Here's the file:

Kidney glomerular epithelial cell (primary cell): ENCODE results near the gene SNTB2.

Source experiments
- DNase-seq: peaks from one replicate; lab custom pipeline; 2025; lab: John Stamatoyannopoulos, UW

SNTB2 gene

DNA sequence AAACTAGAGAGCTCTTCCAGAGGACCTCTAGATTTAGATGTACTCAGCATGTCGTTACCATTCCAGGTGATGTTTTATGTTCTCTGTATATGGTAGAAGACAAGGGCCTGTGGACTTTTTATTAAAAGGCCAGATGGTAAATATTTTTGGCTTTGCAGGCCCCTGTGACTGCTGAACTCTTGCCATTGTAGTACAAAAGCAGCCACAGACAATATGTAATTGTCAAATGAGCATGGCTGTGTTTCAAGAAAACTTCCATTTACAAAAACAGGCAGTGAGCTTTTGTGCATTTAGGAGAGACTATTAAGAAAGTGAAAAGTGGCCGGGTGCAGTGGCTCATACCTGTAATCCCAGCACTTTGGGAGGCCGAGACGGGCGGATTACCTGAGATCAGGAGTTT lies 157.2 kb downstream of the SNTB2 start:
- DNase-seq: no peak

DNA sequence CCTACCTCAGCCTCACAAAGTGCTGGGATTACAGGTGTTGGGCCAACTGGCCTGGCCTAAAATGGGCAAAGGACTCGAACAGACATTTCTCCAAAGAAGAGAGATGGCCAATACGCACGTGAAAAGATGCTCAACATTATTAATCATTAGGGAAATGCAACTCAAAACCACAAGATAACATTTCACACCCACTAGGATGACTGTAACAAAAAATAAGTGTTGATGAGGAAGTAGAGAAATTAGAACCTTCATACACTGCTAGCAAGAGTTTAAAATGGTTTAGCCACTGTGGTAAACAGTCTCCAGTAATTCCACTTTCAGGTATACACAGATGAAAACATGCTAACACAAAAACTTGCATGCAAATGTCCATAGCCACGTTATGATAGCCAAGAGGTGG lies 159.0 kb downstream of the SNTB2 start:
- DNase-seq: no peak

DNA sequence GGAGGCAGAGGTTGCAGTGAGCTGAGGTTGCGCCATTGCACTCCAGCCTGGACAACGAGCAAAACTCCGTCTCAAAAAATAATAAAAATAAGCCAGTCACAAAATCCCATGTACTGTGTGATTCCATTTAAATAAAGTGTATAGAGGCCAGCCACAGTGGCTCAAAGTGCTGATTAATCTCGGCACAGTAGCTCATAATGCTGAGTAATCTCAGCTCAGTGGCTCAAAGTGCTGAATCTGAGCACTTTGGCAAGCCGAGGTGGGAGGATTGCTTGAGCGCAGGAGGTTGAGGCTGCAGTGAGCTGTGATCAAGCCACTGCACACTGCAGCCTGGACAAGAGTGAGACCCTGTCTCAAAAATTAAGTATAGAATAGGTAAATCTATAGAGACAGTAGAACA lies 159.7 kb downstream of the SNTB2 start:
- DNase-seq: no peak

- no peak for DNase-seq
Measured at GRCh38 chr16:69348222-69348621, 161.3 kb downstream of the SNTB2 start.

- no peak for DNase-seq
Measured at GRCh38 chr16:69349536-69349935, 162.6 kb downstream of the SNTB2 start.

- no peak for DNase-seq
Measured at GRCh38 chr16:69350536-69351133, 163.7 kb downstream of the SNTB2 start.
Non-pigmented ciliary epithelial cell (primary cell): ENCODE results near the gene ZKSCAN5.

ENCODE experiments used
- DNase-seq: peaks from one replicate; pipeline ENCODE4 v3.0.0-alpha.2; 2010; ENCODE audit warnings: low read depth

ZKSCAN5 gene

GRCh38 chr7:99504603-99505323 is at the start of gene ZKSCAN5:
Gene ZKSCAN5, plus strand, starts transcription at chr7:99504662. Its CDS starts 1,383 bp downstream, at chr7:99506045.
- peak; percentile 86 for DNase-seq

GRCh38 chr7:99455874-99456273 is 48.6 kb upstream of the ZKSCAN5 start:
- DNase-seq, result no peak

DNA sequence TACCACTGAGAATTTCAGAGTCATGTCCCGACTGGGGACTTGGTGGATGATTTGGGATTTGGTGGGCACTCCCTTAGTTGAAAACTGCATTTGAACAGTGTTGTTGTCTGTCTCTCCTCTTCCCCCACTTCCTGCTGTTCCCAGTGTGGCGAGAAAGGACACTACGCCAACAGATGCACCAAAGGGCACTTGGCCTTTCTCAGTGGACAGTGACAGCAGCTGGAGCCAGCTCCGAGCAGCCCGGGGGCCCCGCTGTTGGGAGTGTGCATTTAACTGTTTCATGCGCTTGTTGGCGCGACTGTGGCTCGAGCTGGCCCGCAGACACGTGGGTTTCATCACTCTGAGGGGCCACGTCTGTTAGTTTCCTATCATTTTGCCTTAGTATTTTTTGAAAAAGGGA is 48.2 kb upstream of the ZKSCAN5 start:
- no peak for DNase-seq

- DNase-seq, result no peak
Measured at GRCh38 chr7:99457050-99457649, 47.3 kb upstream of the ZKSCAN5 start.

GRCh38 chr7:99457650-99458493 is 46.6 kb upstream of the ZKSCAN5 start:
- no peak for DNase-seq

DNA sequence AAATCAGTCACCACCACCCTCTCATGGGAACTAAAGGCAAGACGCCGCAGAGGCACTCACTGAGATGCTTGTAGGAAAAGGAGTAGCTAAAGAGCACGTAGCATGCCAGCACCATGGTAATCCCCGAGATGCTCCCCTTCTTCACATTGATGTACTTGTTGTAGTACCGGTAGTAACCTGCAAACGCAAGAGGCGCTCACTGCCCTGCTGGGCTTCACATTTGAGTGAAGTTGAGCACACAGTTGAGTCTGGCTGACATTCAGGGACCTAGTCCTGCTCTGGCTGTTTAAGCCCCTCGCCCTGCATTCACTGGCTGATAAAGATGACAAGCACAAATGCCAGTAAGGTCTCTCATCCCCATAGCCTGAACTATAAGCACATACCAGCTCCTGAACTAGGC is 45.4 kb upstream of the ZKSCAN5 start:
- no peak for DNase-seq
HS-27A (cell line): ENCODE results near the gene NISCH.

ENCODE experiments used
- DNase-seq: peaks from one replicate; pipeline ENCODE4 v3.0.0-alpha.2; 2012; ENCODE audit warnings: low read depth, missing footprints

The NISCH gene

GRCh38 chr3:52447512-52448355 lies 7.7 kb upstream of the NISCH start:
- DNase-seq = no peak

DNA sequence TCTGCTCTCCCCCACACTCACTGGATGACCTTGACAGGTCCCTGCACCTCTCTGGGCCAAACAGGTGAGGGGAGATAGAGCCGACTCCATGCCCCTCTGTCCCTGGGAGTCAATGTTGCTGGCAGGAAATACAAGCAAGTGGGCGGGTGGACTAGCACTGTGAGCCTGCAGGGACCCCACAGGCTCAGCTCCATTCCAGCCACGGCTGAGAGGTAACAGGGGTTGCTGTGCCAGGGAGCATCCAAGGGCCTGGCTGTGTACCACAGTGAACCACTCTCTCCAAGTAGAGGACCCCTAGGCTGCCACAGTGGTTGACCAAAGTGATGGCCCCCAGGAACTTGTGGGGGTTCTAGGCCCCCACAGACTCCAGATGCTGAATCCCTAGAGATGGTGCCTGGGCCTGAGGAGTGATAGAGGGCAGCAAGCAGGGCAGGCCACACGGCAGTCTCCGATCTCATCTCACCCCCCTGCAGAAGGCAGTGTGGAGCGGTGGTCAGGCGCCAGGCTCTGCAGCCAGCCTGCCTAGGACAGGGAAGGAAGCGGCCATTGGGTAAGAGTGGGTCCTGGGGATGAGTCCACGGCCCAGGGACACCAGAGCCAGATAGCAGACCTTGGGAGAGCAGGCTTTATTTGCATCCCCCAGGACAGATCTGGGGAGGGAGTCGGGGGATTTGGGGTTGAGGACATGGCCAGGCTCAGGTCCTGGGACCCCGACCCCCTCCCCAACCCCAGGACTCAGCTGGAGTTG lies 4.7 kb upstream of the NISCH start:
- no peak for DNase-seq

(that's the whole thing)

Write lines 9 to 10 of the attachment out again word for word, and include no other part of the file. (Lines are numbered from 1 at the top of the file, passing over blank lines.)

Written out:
DNA sequence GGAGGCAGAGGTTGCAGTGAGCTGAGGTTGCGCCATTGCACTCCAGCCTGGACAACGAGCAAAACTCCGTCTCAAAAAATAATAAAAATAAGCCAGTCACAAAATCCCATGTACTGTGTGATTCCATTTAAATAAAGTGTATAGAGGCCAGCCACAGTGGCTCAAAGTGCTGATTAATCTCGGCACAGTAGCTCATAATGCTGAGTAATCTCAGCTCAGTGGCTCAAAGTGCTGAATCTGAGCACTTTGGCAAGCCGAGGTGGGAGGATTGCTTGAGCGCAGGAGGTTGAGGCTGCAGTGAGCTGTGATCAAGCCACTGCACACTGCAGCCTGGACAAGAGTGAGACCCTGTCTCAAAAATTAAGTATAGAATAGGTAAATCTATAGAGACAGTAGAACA lies 159.7 kb downstream of the SNTB2 start:
- DNase-seq: no peak